Pigeon extermination tops Price City Council agenda
As the year winds down, the Price officials conducted the final regular city council meeting of 2002 last Wednesday with a number of routine items on the agenda.
The unfinished business the council tackled included addressing the continuing saga of the pigeon problem in downtown Price.
Councilman Don Reaveley reported that a letter is being drafted and will be sent to all landlord or building owners in the three block area the birds call home.
The letter addresses the problem the infestation of pigeons has caused in the downtown area.
The letter points out that the city has been working with Southeastern Utah Health District and has determined that the pigeons are a health risk to the citizens of the community.
The city will advertise for proposals from professional contractors engaged in remedying this type of problem.
The city is asking businesses for assistance in allowing the professionals to access the roof tops of the infested buildings.
However, in the meantime, it was reported that a private citizen has been granted permission by some building owners to capture the pigeons and use the birds in his falconry business.
Introducing an unrelated matter, Mayor Joe Piccolo reported on meetings in Salt Lake recently where he participated in the National League of Cities Congress.
The delegates attending the sessions discussed homeland security, the economy and key federal policies that can help local governments build strong, safe communities.
Juanita Richard, Patti Pierce and Virginia Jordan were issued visionary service leader awards by the Price council.
In addition, Gary Perea was awarded the Good Idea Award from the city for ingenuity in designing and construction of specialized equipment to lift concrete Jersey barricades.
Perea works in the street department and has been a city employee for more than 20 years.
Wilma Barnett reported to the council her idea of reducing the work week to four 10 hour days for some city departments.
Barnett researched several cities and agencies in Utah. She highlighted the efficiencies the cities and agencies have experienced by changing the hours.
The council decided to start the plan in February on a trial basis for selected departments and evaluate the effects the change has on the citizens and city.
Councilman Richard Tatton reported on progress of the city improvement near the Creek-view Mall area in west Price.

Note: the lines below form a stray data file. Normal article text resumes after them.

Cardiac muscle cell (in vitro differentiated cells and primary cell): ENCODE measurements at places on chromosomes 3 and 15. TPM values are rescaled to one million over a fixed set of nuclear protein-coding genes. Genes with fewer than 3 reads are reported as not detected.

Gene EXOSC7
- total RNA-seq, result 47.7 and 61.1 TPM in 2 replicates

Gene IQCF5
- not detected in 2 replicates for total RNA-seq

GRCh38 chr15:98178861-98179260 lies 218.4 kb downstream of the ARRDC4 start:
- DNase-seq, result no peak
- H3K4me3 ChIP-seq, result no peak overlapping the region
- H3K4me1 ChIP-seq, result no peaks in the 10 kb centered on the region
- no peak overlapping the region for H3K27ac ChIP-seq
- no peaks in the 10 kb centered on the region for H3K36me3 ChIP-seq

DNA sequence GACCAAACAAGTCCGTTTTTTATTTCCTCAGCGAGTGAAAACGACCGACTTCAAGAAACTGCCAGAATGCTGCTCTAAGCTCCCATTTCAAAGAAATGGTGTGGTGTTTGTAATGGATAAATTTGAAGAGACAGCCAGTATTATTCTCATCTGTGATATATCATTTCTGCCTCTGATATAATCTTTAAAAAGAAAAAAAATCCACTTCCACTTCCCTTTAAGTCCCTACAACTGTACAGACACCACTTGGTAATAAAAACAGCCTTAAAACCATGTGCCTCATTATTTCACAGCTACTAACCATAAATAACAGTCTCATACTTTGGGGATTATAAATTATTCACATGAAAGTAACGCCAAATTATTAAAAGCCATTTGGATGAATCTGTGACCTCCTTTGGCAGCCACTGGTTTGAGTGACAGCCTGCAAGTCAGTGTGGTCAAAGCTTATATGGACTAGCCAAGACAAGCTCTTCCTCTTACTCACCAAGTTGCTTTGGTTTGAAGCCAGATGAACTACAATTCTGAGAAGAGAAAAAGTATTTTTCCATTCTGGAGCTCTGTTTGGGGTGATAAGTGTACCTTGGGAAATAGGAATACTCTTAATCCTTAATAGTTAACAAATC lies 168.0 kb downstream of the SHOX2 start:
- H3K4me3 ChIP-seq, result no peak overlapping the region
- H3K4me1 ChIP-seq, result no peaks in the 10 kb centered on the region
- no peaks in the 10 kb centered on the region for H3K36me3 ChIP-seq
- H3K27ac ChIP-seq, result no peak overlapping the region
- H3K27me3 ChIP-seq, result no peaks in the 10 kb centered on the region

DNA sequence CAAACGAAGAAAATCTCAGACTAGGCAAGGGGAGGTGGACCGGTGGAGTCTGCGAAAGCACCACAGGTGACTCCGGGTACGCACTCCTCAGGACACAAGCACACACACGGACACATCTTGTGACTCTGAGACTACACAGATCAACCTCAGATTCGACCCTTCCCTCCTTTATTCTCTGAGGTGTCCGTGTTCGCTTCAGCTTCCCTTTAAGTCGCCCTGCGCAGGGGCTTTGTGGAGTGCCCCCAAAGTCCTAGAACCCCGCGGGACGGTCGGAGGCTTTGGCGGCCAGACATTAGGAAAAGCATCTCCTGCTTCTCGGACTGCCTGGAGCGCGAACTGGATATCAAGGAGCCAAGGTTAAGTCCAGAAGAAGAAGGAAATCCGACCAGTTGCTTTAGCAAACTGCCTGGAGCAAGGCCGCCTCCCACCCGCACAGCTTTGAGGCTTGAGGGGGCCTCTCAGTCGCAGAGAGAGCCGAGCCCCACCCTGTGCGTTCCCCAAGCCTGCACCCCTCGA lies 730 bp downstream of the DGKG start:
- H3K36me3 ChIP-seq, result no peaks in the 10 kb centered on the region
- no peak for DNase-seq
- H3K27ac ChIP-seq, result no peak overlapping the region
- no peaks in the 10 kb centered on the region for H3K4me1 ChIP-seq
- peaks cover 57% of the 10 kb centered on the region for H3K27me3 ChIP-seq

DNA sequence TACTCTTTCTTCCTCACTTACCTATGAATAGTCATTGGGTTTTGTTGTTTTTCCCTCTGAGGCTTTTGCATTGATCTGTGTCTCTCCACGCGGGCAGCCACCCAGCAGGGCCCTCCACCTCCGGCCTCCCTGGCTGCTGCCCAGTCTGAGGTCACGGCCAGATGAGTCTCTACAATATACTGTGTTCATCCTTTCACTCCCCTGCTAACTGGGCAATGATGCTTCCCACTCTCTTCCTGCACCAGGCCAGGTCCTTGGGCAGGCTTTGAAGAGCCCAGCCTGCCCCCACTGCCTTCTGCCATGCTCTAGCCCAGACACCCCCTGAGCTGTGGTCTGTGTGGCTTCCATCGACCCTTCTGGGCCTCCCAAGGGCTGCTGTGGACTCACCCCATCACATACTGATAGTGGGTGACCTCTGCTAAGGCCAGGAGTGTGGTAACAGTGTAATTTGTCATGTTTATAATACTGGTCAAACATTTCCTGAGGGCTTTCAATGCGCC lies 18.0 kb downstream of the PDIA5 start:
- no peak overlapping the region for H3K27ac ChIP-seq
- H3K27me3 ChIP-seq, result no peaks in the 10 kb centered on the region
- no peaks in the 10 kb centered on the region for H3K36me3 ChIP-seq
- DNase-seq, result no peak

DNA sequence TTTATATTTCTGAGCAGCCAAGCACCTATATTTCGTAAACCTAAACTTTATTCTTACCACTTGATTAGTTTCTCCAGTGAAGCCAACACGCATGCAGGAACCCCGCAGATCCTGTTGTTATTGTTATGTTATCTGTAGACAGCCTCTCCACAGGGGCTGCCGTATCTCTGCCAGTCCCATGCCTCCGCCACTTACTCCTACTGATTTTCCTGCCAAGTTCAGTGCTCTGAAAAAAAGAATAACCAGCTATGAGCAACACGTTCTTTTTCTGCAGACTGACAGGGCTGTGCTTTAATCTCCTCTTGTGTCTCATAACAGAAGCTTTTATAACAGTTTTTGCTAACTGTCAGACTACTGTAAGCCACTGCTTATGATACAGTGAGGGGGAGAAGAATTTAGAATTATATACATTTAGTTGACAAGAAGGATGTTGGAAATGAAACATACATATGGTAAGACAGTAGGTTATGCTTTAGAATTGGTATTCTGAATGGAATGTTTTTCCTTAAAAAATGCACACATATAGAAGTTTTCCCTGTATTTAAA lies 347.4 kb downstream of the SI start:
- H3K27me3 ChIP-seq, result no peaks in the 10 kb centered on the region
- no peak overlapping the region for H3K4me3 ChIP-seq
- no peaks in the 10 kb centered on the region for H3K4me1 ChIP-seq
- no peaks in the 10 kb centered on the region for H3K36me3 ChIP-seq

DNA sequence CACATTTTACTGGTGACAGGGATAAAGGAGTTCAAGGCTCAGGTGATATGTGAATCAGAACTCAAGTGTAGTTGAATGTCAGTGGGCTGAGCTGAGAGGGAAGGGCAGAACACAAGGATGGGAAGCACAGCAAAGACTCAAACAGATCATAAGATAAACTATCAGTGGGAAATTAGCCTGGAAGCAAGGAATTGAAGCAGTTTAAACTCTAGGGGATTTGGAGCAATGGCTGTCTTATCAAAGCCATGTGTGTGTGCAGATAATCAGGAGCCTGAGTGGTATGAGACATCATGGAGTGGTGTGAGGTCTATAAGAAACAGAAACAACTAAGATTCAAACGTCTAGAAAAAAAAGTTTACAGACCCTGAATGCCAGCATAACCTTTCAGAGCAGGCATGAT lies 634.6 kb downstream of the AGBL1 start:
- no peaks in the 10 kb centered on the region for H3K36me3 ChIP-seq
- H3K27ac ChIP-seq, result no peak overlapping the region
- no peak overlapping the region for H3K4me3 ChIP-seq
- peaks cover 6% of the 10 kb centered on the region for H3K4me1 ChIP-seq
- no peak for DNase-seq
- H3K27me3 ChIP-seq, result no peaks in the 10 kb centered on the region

Recently, city work crews landscaped the area and added boulders along with decorative rocks in an effort to beautiful the entrance into Price.
Robert Finn appeared before Price city officials with a request to trim or cut down a tree that is blocking his business sign.
Formerly the Century Cafe and Cork's Club, the business is currently being remodeled.
Finn plans on opening the business as a restaurant and sports bar. However, he explained to the council that the tree is growing too close to the sign and marquee at the site.
Following a discussion regarding the matter, Finn agreed to cover the expense of removing the tree.
Finn also agreed to pay the municipality, through the Price Shade Tree Commission, to plant six trees in another part of the city.
Staker Paving and Construction has completed the com-pany's contract with the city by finishing the required paint striping on streets in Price.
The council members approved the payment of $10,650 to the construction company. The payment included a change order made necessary to adjust the contract reflecting as-built quantities.
Councilwoman Elizabeth Kourianos reported on the Cultural Connection's work with the city's youth council.
Kourianos also summarized the recent Prescott College performance at the Price Civic Auditorium.
Addressing an unrelated Price city matter, the council members revisted the storage unit situation and asked several questions in determining the direction that should be taken.
Basically, the council is looking at the units some businesses are utilizing for additional storage.
Originally, a draft was prepared to change the city's ordinance and give businesses either 30 or 60 days to get rid of the units, which could be construed as eye sores.
In the discussion at last week's public meeting, the council looked at the units as necessary buildings or community eye sores. They also discussed what other alternatives businesses would have and are these units permanent or temporary.
The council decided to invite specific businesses to meet with city officials before any action is taken.
During the last couple of months, Lt. Ed Shook of the police department and Jeff Richens of the Price River Water Improvment District have been working out the details in an agreement between the city and PRWID.
Under the agreement, Price city would be able to use the communications tower located on PRWID's property.
Price needed space on the tower to enable a new communications system to work properly and PRWID was willing to allow the city to use the tower.